As I prepare for my upcoming research stint in Mexico, I am working on new goals and strategies for a much longer trip. What is not changing, though, is my conviction that maximizing the potential of a research trip is not the result of obeying rigid, self-imposed rules. Goals that build in flexibility seem to work much better for both my productivity and happiness.
This post is about where to stay and how to travel well on short research trips. To read my thoughts on how to plan the timing of research trips, read this. I talk more specifically about “surviving the archive” here. For ideas on how to photograph efficiently in the archive, try this post.
In the past six months, I have taken several different trips to archives far from my home in New York City. These trips have ranged in length from less than a week to seven weeks.
For me, finding housing for short trips was a two part process.
First, I had to decide what I was looking for. Initially, a low price was only major factor. As I took more trips, I realized what else was important to me. I wanted a short commute to the archive. I wanted a kitchen to cook in. I preferred to have a room in someone’s apartment or home rather than to be completely alone. I readjusted my priorities as I went and learned more about my housing preferences.
Next, I had to actually find places that would match what I was looking for. I used several strategies. Twice, I stayed with a friend or a friend of a friend for a short-term sublet, and these were arranged by announcing my plans via email or social media. For other trips, I used Airbnb. I also stayed with my family for research in the Bay Area.
I suspect that any arrangement made informally through friends and family will be cheaper than Airbnb, so I would always start by asking people I know for ideas. But in some cases, this went absolutely nowhere after repeated pleas on Facebook, and that’s when Airbnb came in handy.
Advance warning: perfect housing does not exist. However, I found that staying somewhere with an easy commute to the archive turned out to be the thing I cared about the most. Learning that early on helped me plan for good set ups in later trips.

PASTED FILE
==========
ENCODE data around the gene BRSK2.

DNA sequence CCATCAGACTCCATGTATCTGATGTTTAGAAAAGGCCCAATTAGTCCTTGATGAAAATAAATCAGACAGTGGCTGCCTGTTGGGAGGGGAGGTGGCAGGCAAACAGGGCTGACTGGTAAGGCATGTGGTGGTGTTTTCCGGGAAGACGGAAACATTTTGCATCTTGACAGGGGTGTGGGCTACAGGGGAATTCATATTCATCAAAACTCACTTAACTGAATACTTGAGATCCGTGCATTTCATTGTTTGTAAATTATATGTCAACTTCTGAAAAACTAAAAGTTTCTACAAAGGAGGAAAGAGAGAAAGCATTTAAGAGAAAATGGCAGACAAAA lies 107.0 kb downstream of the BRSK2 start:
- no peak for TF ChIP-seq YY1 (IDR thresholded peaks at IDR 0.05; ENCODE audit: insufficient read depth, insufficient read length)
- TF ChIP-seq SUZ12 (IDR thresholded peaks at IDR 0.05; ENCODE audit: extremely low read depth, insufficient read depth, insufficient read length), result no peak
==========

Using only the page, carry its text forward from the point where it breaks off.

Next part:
In fact, monitoring what worked for me turned out to be a good general strategy for traveling and staying happy. I like to keep mental notes on whatever seems to make me feel more at ease. When I hit upon a trick that worked, I would repeat it.
Instead of general travel advice, which I am not sure can be responsibly given as we all need different things to be happy, here are some of the things I do. Maybe they will spark ideas about what could work for you.
I always travel with one medium sized suitcase that I check, and one backpack because as I realized, that way I don’t have to worry about managing too many pieces of luggage or finding space in the overhead bins.
I bring a small French press with me wherever I go so I can always make coffee the way I like it.
I pack using organizers that make it much easier to live out of a suitcase when no dresser is available.
I visit the grocery store on the first or second day in the new place, and I always buy the same ingredients for the same, easy to prepare dishes.
I leave for my trips on Mondays so that I have a full weekend to spend at home before I go.
What works for you? Feel free to share ideas here.
The next post will cover establishing realistic goals for short research trips.
This post is the first in a short series about how to plan for short archival research trips. My last post was on what to do while in the archive, but now I will focus on the many logistical elements that researchers must plan out in order to actually get to the archive!
While some dissertation projects might not require visits to multiple cities, I suspect that most do, and virtually anyone working on transnational history will need to move around quite a bit.
These are some aspects that I found unexpectedly difficult about shorter trips.
Knowing where to start.
Calculating how long to stay.
Finding appropriate lodging.
Becoming a budget travel pro.
Setting reasonable goals for the trip.
I’ll be talking about these challenges in the next few blog posts, and I’ll share some ways to make the process easier.
This first post will cover the first two challenges. The others will be covered in subsequent posts, so check back soon.